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The history of the Institute for Graphite-Based Construction Materials (NIIGraphite) dates back to October 1, 1960. It was established as a center for comprehensive research on carbon-based materials and development of carbon-based products. Its tasks included launching such products into mass production and coordinating activities of research and development laboratories and production plants across the country. NIIGraphite began with the development of carbon ceramic structural materials. Other materials developed at the institute ranged from fine-grain and recrystallized graphites to carbon fluoropolymer composites. NIIGraphite researchers also developed materials for graphite stacks of RBMK reactors, studied their performance and monitored the condition of stacking in uranium graphite reactors to increase their service life.
In the 1970s, NIIGraphite joined in a national R&D program for aerospace materials and took part in the development of carbon-carbon composites, which were used to make friction discs for Buran space shuttle and An‑124, Tu‑160, Tu‑204 and Tu‑214 aircraft brakes. Carbon dischargers for the Russian spaceplane Buran were also developed at the institute. They were needed to make it possible to control the spaceplane from Earth. NIIGraphite also set up production of carbon fiber woven and non-woven fabrics. In the same period, the institute developed technology for manufacturing long-lived radiochemical prepregs based on carbon fiber and fabrics. The prepregs were used to make carbon/silicon carbide composites for the production of heat-exposed components of aircraft engines.
In the next few decades, the institute dealt with the development of ultra-high-strength composites — along with other materials.
Since 2013, NIIGraphite has been part of the Russian state nuclear corporation Rosatom, developing and manufacturing materials and products for the aerospace, medical and, of course, nuclear industries.
For example, NIIGraphite develops structural materials for the core of molten salt reactors in association with the Ural Federal University. Some of these materials are now at the prototyping and initial testing stage.
Isostatic graphite for high-temperature gas-cooled reactors (HTGR) is developed in partnership with Chelyabinsk-based Doncarb Graphite. Thanks to stage-by-stage high-temperature treatment, this material can be used to make light-weight high-strength temperature-resistant complex shaped parts with the highest-quality surface finish.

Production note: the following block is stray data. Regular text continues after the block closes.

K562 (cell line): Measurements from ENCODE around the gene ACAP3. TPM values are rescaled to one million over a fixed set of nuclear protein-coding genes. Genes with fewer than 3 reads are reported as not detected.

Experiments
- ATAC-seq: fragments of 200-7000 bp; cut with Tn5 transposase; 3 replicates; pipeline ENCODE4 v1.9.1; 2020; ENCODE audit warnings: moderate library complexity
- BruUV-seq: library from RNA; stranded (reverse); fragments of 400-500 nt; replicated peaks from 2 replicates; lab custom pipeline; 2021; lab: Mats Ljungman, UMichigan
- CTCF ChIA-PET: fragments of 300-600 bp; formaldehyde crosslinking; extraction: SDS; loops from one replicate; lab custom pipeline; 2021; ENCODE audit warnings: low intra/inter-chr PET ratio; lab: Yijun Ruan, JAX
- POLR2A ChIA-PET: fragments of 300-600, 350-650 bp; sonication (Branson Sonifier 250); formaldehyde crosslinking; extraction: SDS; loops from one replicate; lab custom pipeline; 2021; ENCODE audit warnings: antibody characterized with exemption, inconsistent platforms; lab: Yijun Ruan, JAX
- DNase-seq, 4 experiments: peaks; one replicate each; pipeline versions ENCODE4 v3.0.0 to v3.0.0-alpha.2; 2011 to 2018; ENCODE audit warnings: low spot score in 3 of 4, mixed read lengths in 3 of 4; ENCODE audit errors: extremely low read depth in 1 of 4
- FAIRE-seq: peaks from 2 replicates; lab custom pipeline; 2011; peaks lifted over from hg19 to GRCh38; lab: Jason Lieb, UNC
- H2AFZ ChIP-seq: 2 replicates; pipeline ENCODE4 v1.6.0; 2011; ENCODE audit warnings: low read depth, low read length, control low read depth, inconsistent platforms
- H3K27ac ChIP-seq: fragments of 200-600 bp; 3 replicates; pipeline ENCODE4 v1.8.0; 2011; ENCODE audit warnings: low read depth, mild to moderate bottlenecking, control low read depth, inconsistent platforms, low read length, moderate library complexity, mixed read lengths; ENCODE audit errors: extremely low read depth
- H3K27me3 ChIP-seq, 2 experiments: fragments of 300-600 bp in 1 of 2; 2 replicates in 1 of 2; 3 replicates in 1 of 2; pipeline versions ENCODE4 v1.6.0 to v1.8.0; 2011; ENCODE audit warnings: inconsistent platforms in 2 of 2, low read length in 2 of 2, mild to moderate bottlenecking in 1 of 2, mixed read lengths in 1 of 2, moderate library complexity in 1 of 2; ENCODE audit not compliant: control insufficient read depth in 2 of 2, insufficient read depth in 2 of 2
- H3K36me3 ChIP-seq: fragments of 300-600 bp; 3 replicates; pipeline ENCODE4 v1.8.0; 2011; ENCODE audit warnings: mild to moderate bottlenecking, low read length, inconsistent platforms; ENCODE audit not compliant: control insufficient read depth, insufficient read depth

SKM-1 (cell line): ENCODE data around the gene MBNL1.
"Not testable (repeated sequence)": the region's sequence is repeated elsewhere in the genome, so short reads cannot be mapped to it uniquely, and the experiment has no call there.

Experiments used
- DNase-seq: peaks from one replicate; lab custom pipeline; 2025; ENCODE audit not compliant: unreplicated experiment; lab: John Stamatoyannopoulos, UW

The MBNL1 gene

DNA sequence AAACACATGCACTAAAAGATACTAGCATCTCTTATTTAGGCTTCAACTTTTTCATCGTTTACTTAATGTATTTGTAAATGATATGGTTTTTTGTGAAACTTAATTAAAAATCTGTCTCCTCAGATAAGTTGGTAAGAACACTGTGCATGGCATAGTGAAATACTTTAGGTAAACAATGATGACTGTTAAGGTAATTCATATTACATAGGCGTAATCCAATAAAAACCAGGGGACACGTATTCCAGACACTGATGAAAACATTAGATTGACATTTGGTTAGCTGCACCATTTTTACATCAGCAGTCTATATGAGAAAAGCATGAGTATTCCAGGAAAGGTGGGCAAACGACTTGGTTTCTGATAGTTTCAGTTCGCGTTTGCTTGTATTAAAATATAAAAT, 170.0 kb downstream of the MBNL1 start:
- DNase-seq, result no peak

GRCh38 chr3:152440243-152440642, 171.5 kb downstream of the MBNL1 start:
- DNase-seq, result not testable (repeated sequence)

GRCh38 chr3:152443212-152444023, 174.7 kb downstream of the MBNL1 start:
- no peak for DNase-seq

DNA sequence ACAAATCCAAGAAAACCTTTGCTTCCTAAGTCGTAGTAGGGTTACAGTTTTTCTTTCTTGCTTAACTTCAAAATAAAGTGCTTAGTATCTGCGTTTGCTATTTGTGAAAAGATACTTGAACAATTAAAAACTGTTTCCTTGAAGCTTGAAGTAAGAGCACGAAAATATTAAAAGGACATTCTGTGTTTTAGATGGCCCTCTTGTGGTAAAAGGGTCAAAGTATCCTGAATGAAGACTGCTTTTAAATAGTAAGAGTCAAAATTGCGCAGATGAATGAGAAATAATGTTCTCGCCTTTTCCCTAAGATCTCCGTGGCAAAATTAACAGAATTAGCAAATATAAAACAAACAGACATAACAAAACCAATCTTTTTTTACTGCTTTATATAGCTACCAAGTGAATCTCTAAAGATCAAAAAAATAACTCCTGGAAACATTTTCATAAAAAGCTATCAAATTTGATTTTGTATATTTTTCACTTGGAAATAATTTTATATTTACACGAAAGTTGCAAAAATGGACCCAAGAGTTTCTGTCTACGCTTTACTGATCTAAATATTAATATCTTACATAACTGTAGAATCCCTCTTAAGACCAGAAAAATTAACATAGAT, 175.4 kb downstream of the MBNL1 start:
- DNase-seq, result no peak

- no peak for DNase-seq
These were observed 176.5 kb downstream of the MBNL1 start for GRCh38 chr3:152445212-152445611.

NIIGraphite has developed silicified graphite for bearings of the primary coolant pumps installed at Russian-designed nuclear reactors. Silicified graphite is an anti-friction material, or a material reducing friction and wear of moving parts.
Anti-friction graphites are also used in aerospace applications, particularly where temperatures are high. These are plain bearings, face seal friction pairs, steam heads, etc.
In addition, the institute resumed production of regular graphite grades, such as ATG, AG 1500 and Nigran-V, which was suspended after the collapse of the Soviet Union. They are used in aircraft gas turbine engines, fuel systems and other mechanisms. In the future, NIIGraphite plans to set up production of isotropic pyrolytic graphite for aircraft engines.
Another product developed at NIIGraphite is a family of 2D, 3D and 4D carbon fiber reinforced carbon composites for defense applications.
The institute has also developed materials for the casings of radioisotope heater units and thermoelectric generators installed in the Russian Mars 96 spacecraft and Chinese Chang’e 2 and Chang’e 4 lunar probes.
NIIGraphite products are gradually finding their way into medicine. The institute has developed graphite fabric TGN2M used to make atraumatic dressings (dressings that accelerate healing of wounds and burns).
Piezoelectric sensors, on which NIIGraphite researchers are working now, can be used in ultrasound scanners — graphene-based films transmit a much clearer image. Piezoelectric sensors can also be used in positioning and condition monitoring systems of medical robots.
Carbon-based materials containing BMP2 human protein are needed to treat bone defects — they can fill in defects and improve growth and healing of the bone tissue. They can also be used to produce personalized intervertebral cages for spinal fusion.
Inventions made by NIIGraphite researchers are patented not only in the Russian market, where the institute has 58 current patents and 16 registered know-hows. This year NIIGraphite has filed an international patent application claiming Russian priority for a method of making 3D preforms for multidimensional carbon reinforced composites. The plan for the next year is to file another five patent applications.